Assessing Strategies to Combat Housing Discrimination in New York City: A Field Experiment

Awarded Scholars:
Macartan Humphreys, Columbia University
Project Date:
Dec 2012
Award Amount:
$35,000
Project Programs:
Cultural Contact

Led by political scientist Macartan Humphreys, a RSF-funded study examines the effectiveness of governmental programs to reduce discrimination in the urban rental housing market.

Housing discrimination against racial minorities continues to persist in New York City despite one of the most comprehensive fair housing laws in the country. The latest large-scale multi-city audit of housing discrimination conducted by the U.S. Department of Housing and Urban Development between 2000 and 2002 revealed significant levels of discrimination in housing against blacks and Hispanics in NYC. Yet, little evidence exists concerning the effectiveness of different types of institutional responses to discrimination. What is the impact of governmental appeals encouraging landlords and brokers to comply with fair housing law on the incidence of discrimination experienced by racial minorities who interact with these landlords and brokers during the housing search process? Columbia University’s Center for the Study of Development Strategies has partnered with the City of New York to examine strategies to combat discrimination against racial minorities in the rental housing market.

Led by political scientist Macartan Humphreys, the study examines the effectiveness of governmental programs to reduce discrimination in the urban rental housing market. The subjects of the study are landlords or brokers who reply to inquiries about their NYC rental housing ads and who interact with three prospective rental housing seekers – the testers. In order to compare landlords and brokers’ treatment of different racial minorities, these teams of three testers – one white, one black, and one Hispanic – only vary by race and are matched on other key social, demographic, and biographical characteristics that may affect the dynamics of personal interactions with landlords and brokers.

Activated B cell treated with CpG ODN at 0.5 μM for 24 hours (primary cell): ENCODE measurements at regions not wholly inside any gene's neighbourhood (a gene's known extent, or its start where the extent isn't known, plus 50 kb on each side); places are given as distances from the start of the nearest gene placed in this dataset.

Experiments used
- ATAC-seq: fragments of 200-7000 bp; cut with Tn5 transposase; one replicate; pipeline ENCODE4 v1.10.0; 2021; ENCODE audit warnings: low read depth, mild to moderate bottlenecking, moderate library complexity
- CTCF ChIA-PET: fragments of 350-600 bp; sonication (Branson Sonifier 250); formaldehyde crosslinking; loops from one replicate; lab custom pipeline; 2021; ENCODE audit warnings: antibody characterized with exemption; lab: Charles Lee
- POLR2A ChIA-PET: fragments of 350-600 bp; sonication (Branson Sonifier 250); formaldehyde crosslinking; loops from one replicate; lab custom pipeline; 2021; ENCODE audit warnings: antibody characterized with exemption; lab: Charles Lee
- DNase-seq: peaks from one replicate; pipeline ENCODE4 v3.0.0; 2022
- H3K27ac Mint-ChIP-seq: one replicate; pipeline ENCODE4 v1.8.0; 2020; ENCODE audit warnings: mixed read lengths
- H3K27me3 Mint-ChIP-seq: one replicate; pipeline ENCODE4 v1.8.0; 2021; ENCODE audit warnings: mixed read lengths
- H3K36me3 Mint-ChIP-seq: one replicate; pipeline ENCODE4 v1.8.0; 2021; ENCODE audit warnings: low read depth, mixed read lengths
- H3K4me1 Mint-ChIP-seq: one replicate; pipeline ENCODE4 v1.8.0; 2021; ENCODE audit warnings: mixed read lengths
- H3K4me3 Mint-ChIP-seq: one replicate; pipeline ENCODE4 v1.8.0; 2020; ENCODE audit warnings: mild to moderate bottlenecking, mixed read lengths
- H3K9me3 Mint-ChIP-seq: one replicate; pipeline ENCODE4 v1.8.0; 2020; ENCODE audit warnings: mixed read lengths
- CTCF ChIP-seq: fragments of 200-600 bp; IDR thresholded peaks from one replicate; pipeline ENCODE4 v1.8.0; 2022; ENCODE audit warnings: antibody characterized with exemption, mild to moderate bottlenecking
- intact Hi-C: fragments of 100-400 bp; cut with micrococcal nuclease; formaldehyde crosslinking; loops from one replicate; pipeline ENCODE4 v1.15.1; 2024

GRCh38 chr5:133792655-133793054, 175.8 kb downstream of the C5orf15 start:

Using the audit design methodology pioneered by past housing discrimination studies to measure discrimination by race, subjects are randomly assigned to one of three possible experimental groups, each corresponding to a different messaging condition. Landlords and brokers may receive (1) a punitive message, highlighting the potential costs of violating fair housing law; (2) an informational message, reminding landlords and brokers of their obligations under fair housing law; and (3) a control condition in which no message of any form is sent. Data collected through this experimental and ethnographic study will illustrate where rental housing discrimination against blacks and Hispanics is most prevalent in New York City at different times and places, from the city block level to the borough or city level, allowing Humphreys to shed light on the structure and distribution of discrimination in NYC.

The results of the study will be published in a non-technical public report. Humphreys will also write at least one article for submission to a peer-reviewed journal that contains technical findings, which highlight the social scientific contributions of the study. The dataset used to analyze the findings will also be made available to the social science research community.

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